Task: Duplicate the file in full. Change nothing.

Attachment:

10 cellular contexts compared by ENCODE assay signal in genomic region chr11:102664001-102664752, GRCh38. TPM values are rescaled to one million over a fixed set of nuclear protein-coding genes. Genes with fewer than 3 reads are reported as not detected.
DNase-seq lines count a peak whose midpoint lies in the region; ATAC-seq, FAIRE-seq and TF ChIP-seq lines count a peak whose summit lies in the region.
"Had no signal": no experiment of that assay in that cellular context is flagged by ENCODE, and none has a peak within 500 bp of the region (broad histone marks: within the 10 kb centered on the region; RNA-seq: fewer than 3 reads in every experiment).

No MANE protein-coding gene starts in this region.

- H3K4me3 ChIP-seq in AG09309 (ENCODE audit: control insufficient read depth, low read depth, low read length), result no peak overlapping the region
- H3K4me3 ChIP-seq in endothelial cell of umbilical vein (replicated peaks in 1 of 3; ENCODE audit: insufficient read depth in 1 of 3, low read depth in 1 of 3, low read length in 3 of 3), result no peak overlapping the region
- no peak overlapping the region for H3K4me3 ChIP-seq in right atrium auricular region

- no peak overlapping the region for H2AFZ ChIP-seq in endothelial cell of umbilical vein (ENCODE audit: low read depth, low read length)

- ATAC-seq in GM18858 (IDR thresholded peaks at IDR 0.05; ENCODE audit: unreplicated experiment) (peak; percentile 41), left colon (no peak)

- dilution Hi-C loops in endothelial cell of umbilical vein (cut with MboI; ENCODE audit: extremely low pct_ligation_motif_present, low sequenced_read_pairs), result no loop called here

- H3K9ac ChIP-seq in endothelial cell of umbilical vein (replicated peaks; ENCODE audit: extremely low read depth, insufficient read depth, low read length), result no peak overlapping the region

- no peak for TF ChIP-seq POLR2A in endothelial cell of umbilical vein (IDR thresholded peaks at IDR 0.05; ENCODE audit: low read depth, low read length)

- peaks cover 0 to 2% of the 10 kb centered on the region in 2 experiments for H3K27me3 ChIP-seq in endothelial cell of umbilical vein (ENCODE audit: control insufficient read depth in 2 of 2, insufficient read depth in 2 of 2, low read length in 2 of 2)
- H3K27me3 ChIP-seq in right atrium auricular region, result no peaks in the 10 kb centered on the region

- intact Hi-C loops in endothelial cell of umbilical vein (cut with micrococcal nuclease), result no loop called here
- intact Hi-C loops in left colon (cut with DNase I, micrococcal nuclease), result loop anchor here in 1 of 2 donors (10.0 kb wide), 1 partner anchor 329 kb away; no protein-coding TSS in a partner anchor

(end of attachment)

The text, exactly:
10 cellular contexts compared by ENCODE assay signal in genomic region chr11:102664001-102664752, GRCh38. TPM values are rescaled to one million over a fixed set of nuclear protein-coding genes. Genes with fewer than 3 reads are reported as not detected.
DNase-seq lines count a peak whose midpoint lies in the region; ATAC-seq, FAIRE-seq and TF ChIP-seq lines count a peak whose summit lies in the region.
"Had no signal": no experiment of that assay in that cellular context is flagged by ENCODE, and none has a peak within 500 bp of the region (broad histone marks: within the 10 kb centered on the region; RNA-seq: fewer than 3 reads in every experiment).

No MANE protein-coding gene starts in this region.

- H3K4me3 ChIP-seq in AG09309 (ENCODE audit: control insufficient read depth, low read depth, low read length), result no peak overlapping the region
- H3K4me3 ChIP-seq in endothelial cell of umbilical vein (replicated peaks in 1 of 3; ENCODE audit: insufficient read depth in 1 of 3, low read depth in 1 of 3, low read length in 3 of 3), result no peak overlapping the region
- no peak overlapping the region for H3K4me3 ChIP-seq in right atrium auricular region

- no peak overlapping the region for H2AFZ ChIP-seq in endothelial cell of umbilical vein (ENCODE audit: low read depth, low read length)

- ATAC-seq in GM18858 (IDR thresholded peaks at IDR 0.05; ENCODE audit: unreplicated experiment) (peak; percentile 41), left colon (no peak)

- dilution Hi-C loops in endothelial cell of umbilical vein (cut with MboI; ENCODE audit: extremely low pct_ligation_motif_present, low sequenced_read_pairs), result no loop called here

- H3K9ac ChIP-seq in endothelial cell of umbilical vein (replicated peaks; ENCODE audit: extremely low read depth, insufficient read depth, low read length), result no peak overlapping the region

- no peak for TF ChIP-seq POLR2A in endothelial cell of umbilical vein (IDR thresholded peaks at IDR 0.05; ENCODE audit: low read depth, low read length)

- peaks cover 0 to 2% of the 10 kb centered on the region in 2 experiments for H3K27me3 ChIP-seq in endothelial cell of umbilical vein (ENCODE audit: control insufficient read depth in 2 of 2, insufficient read depth in 2 of 2, low read length in 2 of 2)
- H3K27me3 ChIP-seq in right atrium auricular region, result no peaks in the 10 kb centered on the region

- intact Hi-C loops in endothelial cell of umbilical vein (cut with micrococcal nuclease), result no loop called here
- intact Hi-C loops in left colon (cut with DNase I, micrococcal nuclease), result loop anchor here in 1 of 2 donors (10.0 kb wide), 1 partner anchor 329 kb away; no protein-coding TSS in a partner anchor